There are slaveries and there are slaveries. Sometimes one group of people enslaves another and sometimes we enslave ourselves. There are oppressions and there are oppressions, aggressions and aggressions. Sometimes the oppressor and aggressor is external, sometimes we’re our own worst enemies. More often than not these two types combine. When we oppress and enslave ourselves, others are all too happy to join in and really “put the hurt on us”, and as we endure century after century of hate and oppression, it’s not unusual for some of us to to hate ourselves.
A Chassidic/Kaballistic theme is that when Israel is in exile, Da’at, our wisdom and knowledge, is also “missing in action”. We also teach that The Shechina, defined as both the feminine (we consider the feminine as the side of Gevurah, strength and (self)confidence) divine presence as well as Malchut, sovereignty and freedom, is also in exile with us.
In the system of Sefirot (a very complex concept whose definition includes “configurations” of divine/life energy, intellectual/emotional/physical traits considered from a spiritual, trans-rational, prespective and also categories of human experiences/perceptions, again considered from a spiritual perspective), Da’at both isn’t but functions as a distinct Sefira (1). Da’at, what we really know, is always at least partially undefined/hidden.
Said another way, in our current modality of existence we’re never fully aware of the vast knowledge we really possess. Which is to say that in the galut/exile mode in which we now exist (even those of us meriting the privilege to live in Eretz Yisrael), we live with our Da’at in exile, often unaware of the truths within ourselves.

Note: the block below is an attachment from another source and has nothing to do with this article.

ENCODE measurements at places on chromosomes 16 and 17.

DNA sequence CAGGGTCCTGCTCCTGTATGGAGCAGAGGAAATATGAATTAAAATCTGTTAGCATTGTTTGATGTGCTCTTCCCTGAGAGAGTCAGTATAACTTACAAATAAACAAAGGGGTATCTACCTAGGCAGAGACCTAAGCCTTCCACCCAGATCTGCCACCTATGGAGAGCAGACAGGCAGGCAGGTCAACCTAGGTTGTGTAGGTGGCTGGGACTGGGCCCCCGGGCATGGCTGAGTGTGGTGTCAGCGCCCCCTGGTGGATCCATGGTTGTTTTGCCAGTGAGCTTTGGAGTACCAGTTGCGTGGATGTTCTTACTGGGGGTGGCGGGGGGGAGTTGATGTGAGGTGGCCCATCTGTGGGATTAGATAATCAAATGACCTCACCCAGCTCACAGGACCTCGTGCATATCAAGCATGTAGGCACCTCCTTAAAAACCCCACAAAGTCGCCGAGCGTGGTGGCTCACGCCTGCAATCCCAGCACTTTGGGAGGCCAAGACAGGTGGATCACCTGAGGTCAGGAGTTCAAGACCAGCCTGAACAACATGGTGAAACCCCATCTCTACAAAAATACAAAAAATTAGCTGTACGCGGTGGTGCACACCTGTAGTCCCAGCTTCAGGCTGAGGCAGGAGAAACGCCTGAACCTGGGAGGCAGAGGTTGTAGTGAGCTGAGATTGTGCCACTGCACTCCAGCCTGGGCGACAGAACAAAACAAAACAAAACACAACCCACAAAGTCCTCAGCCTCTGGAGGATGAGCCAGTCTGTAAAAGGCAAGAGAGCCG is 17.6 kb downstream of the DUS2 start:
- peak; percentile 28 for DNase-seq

Historically, continuing into the present, that often takes the form of either enslaving and oppressing ourselves, failing both to recognize and to utilize our power as individuals and as members of the Jewish People, refusing to realize that we need merely to take that first step to our freedom. Yes, using only a small portion of our mental powers we can innovate and entrepreneur and cure disease, but without exploring, discovering and utilizing the greater intelligence contained in our Torah, we take only baby steps.
While that is bad enough, some of us, and even one of these is two too many, can blind ourselves so much that we join those who hate and try to destroy us, falling into the delusion that we actually deserve the torture and oppression we’ve endured for millennia. This takes the form of accusing our tradition as out-of-date, unenlightened and oppressive in itself, and/or, as is all too fashionable now, (self-)accusing Israel, our very selves, as racist, occupiers, oppressors of the “indigenous” inhabitants, baby-killers and all the other fashionable antisemitic charges.
No, it’s not as easy as merely opening our eyes, letting truth and reality and real wisdom flood in, not even as easy as using our literally God-given techniques to develop our mind to its capacity (this is called “learning Torah“), but both of these are required, much-needed, first step.
It’s not arbitrary that the next-to-last plague in Egypt was darkness. Although it’s too detailed to go into here, one way of understanding the plagues is that each had to be inflicted on the powers of evil in order to break that particular hold that evil has on us. We break the hold darkness, ignorance, holds over us and then we can, finally, break the hold of death and march into Life. Together we can lead each other to comprehend the world as it is, as a manifestation of The Creator, open our own and each other’s Da’at, and begin the real journey to Geula, everlasting life.
(1) The introduction to the concept of Sefirot is found in Sefer Yetzira, a book of mystical knowledge said to be revealed by Avraham Avinu, our patriarch Abraham. It is very insistent that there are exactly ten Sefirot, not nine and also not eleven. This is because Keter, the highest of the ten Sefirot and our connection with the totally unknowable, is itself so unreachable that it barely exists. With it’s almost disappearance, Da’at, knowledge/wisdom, the product/resolution of Chachma, inspiration and Bina, analysis/processing, partially emerges. Counting both Keter and Da’at, we’d have eleven, which is impossible, and if we don’t count Keter, since it’s really unavailable, we’d only have nine unless we add Da’at.